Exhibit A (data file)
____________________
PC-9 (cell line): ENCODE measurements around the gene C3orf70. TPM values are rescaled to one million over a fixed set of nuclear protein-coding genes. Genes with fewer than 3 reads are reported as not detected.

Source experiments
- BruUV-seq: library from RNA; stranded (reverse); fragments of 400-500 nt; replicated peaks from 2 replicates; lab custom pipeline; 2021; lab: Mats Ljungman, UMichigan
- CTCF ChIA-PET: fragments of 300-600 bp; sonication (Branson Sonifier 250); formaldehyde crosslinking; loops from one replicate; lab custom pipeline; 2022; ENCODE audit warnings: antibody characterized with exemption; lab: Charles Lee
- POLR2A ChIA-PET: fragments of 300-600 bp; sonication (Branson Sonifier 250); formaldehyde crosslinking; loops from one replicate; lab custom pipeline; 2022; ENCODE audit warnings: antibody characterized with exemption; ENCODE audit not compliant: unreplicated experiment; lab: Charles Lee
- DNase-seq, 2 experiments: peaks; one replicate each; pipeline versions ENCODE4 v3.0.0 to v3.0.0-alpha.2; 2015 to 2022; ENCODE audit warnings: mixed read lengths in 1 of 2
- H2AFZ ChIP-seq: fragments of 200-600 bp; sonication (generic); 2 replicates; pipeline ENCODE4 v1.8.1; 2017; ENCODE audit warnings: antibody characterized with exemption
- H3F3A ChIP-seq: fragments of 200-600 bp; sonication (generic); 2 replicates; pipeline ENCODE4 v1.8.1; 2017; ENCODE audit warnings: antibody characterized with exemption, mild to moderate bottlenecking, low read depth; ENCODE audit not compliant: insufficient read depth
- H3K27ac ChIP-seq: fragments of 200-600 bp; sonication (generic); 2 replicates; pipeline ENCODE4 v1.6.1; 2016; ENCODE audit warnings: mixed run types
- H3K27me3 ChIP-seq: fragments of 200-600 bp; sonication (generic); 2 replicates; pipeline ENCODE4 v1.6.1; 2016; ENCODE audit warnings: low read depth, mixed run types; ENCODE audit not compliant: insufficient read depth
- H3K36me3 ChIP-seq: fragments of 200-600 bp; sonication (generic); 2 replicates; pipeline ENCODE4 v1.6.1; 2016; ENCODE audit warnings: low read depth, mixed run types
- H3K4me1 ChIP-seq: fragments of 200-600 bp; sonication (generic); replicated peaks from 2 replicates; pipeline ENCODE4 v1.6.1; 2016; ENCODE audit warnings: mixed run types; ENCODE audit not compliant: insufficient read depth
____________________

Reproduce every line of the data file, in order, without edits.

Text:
PC-9 (cell line): ENCODE measurements around the gene C3orf70. TPM values are rescaled to one million over a fixed set of nuclear protein-coding genes. Genes with fewer than 3 reads are reported as not detected.

Source experiments
- BruUV-seq: library from RNA; stranded (reverse); fragments of 400-500 nt; replicated peaks from 2 replicates; lab custom pipeline; 2021; lab: Mats Ljungman, UMichigan
- CTCF ChIA-PET: fragments of 300-600 bp; sonication (Branson Sonifier 250); formaldehyde crosslinking; loops from one replicate; lab custom pipeline; 2022; ENCODE audit warnings: antibody characterized with exemption; lab: Charles Lee
- POLR2A ChIA-PET: fragments of 300-600 bp; sonication (Branson Sonifier 250); formaldehyde crosslinking; loops from one replicate; lab custom pipeline; 2022; ENCODE audit warnings: antibody characterized with exemption; ENCODE audit not compliant: unreplicated experiment; lab: Charles Lee
- DNase-seq, 2 experiments: peaks; one replicate each; pipeline versions ENCODE4 v3.0.0 to v3.0.0-alpha.2; 2015 to 2022; ENCODE audit warnings: mixed read lengths in 1 of 2
- H2AFZ ChIP-seq: fragments of 200-600 bp; sonication (generic); 2 replicates; pipeline ENCODE4 v1.8.1; 2017; ENCODE audit warnings: antibody characterized with exemption
- H3F3A ChIP-seq: fragments of 200-600 bp; sonication (generic); 2 replicates; pipeline ENCODE4 v1.8.1; 2017; ENCODE audit warnings: antibody characterized with exemption, mild to moderate bottlenecking, low read depth; ENCODE audit not compliant: insufficient read depth
- H3K27ac ChIP-seq: fragments of 200-600 bp; sonication (generic); 2 replicates; pipeline ENCODE4 v1.6.1; 2016; ENCODE audit warnings: mixed run types
- H3K27me3 ChIP-seq: fragments of 200-600 bp; sonication (generic); 2 replicates; pipeline ENCODE4 v1.6.1; 2016; ENCODE audit warnings: low read depth, mixed run types; ENCODE audit not compliant: insufficient read depth
- H3K36me3 ChIP-seq: fragments of 200-600 bp; sonication (generic); 2 replicates; pipeline ENCODE4 v1.6.1; 2016; ENCODE audit warnings: low read depth, mixed run types
- H3K4me1 ChIP-seq: fragments of 200-600 bp; sonication (generic); replicated peaks from 2 replicates; pipeline ENCODE4 v1.6.1; 2016; ENCODE audit warnings: mixed run types; ENCODE audit not compliant: insufficient read depth